State highway and city authorities had been warning for months of massive traffic congestion in Oslo this week, as work began on improvements to the first of 10 tunnels in and around downtown. The feared delays failed to materialize, however, after thousands of commuters either left their cars at home, or stayed home themselves.
“There clearly are many people taking public transport or using their home offices,” traffic researcher Aud Tennøy of the state Transport-øknomisk institutt (TØI) told newspaper Aftenposten after the morning rush hour flowed better than it normally does on Tuesday.
The lack of traffic chaos prompted some researchers and environmentalists to suggest it’s not necessary to spend billions expanding highways into Oslo such as the heavily trafficked E18 west of the city to the suburbs of Bærum and Asker. Traffic often stands still on the E18 during the commuter rush hours, but the lack of chaos when two lanes of the usually busy Ring 3 road in connection with repairs to the Smestad Tunnel “is an argument against expansion of the E18,” said another TØI researcher, Jørgen Aarhaug.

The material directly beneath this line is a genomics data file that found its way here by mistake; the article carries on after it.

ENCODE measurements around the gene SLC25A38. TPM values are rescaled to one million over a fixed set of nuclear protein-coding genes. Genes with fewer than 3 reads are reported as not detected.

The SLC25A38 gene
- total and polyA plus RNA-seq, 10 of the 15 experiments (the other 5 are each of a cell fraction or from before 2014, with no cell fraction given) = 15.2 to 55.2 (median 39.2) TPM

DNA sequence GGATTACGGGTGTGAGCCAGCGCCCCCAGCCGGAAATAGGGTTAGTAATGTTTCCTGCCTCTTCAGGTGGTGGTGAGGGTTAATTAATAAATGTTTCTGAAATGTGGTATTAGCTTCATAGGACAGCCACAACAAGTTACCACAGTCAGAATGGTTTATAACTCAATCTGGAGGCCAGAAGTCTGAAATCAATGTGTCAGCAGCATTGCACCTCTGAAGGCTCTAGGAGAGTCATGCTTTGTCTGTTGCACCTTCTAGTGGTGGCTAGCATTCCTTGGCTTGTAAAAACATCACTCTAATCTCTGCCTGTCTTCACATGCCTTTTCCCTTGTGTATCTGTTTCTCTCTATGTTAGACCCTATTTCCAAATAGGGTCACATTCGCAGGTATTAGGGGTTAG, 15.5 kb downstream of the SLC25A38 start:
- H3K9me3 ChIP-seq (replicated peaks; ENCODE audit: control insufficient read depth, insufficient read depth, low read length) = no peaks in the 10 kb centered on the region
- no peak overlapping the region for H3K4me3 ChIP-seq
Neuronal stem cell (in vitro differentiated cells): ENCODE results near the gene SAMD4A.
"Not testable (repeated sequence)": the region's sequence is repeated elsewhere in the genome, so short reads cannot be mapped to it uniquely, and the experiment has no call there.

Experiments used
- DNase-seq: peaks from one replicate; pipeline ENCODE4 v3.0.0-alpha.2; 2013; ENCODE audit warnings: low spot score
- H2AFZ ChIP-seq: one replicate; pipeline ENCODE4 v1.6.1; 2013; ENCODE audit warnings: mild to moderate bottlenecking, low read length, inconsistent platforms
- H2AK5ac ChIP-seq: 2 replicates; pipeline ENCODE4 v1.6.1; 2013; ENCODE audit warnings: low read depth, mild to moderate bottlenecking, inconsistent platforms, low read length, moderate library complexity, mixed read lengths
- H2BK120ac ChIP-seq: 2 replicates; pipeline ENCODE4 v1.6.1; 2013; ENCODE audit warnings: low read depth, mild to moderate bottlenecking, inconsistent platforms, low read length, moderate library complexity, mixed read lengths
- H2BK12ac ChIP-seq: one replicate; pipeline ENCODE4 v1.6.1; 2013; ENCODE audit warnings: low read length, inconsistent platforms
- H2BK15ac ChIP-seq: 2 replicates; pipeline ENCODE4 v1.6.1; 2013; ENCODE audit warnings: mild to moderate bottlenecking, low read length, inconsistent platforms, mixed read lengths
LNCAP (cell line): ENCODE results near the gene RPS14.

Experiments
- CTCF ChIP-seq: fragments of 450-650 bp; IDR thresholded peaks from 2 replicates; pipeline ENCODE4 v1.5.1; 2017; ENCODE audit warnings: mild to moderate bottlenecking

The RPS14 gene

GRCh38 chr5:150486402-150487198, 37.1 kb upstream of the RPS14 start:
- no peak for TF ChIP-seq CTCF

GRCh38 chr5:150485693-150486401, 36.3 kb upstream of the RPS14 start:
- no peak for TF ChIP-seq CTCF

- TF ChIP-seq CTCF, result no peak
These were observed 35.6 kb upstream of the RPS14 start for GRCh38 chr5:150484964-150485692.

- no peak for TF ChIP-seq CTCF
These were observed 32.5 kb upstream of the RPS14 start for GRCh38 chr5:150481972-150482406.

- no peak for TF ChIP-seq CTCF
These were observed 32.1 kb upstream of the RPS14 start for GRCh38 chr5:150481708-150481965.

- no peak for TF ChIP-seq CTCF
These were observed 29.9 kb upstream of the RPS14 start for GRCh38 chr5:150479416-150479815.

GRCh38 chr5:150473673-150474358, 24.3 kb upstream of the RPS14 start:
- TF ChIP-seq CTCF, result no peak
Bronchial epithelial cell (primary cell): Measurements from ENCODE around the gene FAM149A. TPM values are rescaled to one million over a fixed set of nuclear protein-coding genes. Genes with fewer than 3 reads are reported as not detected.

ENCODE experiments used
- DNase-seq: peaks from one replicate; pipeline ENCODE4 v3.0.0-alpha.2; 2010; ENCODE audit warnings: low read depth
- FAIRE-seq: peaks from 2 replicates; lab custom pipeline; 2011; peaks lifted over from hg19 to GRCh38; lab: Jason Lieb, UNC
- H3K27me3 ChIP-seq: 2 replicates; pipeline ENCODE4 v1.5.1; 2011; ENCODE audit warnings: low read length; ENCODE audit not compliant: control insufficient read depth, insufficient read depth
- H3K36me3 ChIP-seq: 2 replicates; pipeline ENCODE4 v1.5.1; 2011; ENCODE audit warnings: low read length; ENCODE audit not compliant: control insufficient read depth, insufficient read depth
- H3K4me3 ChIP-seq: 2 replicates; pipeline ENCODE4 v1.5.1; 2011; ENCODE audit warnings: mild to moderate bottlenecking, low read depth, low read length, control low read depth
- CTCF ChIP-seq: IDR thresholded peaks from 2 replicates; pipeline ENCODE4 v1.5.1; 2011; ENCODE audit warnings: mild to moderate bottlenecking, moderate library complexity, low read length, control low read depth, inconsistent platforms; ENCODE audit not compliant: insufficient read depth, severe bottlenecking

He claimed many people have the option of swapping their cars with other modes of travel (some executives were spotted jogging to work instead of driving on Tuesday) “but it’s usually only when they have to, that they do.”
Ten tunnels will be closed at various times during the next four years to carry out required rehabilitation. The work means that road capacity on key arteries will be dramatically reduced.